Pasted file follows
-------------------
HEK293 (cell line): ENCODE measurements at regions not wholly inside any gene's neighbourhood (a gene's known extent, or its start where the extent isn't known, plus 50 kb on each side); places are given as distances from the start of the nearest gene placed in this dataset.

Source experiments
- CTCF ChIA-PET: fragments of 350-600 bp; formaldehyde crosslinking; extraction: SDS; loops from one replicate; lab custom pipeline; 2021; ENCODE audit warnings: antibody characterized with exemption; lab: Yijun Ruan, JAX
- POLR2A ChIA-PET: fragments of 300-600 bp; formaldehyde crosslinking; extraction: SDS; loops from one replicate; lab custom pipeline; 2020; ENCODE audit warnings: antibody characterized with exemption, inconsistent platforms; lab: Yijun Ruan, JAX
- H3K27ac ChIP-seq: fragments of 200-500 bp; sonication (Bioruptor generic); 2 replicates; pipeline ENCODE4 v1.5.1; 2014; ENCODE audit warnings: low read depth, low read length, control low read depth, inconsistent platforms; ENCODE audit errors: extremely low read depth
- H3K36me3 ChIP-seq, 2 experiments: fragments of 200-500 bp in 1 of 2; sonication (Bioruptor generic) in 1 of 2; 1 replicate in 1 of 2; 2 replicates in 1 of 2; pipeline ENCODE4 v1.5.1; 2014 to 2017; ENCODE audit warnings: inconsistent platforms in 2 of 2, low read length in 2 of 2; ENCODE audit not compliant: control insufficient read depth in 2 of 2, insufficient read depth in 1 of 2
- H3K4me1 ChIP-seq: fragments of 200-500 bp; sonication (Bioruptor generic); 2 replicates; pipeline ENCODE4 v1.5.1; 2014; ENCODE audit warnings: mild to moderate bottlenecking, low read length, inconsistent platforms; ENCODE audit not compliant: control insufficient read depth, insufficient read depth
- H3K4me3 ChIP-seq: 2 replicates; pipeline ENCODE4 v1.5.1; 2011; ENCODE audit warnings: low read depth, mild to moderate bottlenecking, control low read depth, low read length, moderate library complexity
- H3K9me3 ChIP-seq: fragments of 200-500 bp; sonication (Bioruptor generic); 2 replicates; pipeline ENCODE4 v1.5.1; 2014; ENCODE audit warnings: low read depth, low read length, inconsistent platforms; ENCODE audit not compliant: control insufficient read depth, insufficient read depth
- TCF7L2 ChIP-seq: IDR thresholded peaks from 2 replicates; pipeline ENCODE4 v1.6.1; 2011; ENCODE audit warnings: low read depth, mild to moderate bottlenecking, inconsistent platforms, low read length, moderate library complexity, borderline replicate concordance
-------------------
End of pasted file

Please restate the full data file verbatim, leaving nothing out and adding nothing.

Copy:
HEK293 (cell line): ENCODE measurements at regions not wholly inside any gene's neighbourhood (a gene's known extent, or its start where the extent isn't known, plus 50 kb on each side); places are given as distances from the start of the nearest gene placed in this dataset.

Source experiments
- CTCF ChIA-PET: fragments of 350-600 bp; formaldehyde crosslinking; extraction: SDS; loops from one replicate; lab custom pipeline; 2021; ENCODE audit warnings: antibody characterized with exemption; lab: Yijun Ruan, JAX
- POLR2A ChIA-PET: fragments of 300-600 bp; formaldehyde crosslinking; extraction: SDS; loops from one replicate; lab custom pipeline; 2020; ENCODE audit warnings: antibody characterized with exemption, inconsistent platforms; lab: Yijun Ruan, JAX
- H3K27ac ChIP-seq: fragments of 200-500 bp; sonication (Bioruptor generic); 2 replicates; pipeline ENCODE4 v1.5.1; 2014; ENCODE audit warnings: low read depth, low read length, control low read depth, inconsistent platforms; ENCODE audit errors: extremely low read depth
- H3K36me3 ChIP-seq, 2 experiments: fragments of 200-500 bp in 1 of 2; sonication (Bioruptor generic) in 1 of 2; 1 replicate in 1 of 2; 2 replicates in 1 of 2; pipeline ENCODE4 v1.5.1; 2014 to 2017; ENCODE audit warnings: inconsistent platforms in 2 of 2, low read length in 2 of 2; ENCODE audit not compliant: control insufficient read depth in 2 of 2, insufficient read depth in 1 of 2
- H3K4me1 ChIP-seq: fragments of 200-500 bp; sonication (Bioruptor generic); 2 replicates; pipeline ENCODE4 v1.5.1; 2014; ENCODE audit warnings: mild to moderate bottlenecking, low read length, inconsistent platforms; ENCODE audit not compliant: control insufficient read depth, insufficient read depth
- H3K4me3 ChIP-seq: 2 replicates; pipeline ENCODE4 v1.5.1; 2011; ENCODE audit warnings: low read depth, mild to moderate bottlenecking, control low read depth, low read length, moderate library complexity
- H3K9me3 ChIP-seq: fragments of 200-500 bp; sonication (Bioruptor generic); 2 replicates; pipeline ENCODE4 v1.5.1; 2014; ENCODE audit warnings: low read depth, low read length, inconsistent platforms; ENCODE audit not compliant: control insufficient read depth, insufficient read depth
- TCF7L2 ChIP-seq: IDR thresholded peaks from 2 replicates; pipeline ENCODE4 v1.6.1; 2011; ENCODE audit warnings: low read depth, mild to moderate bottlenecking, inconsistent platforms, low read length, moderate library complexity, borderline replicate concordance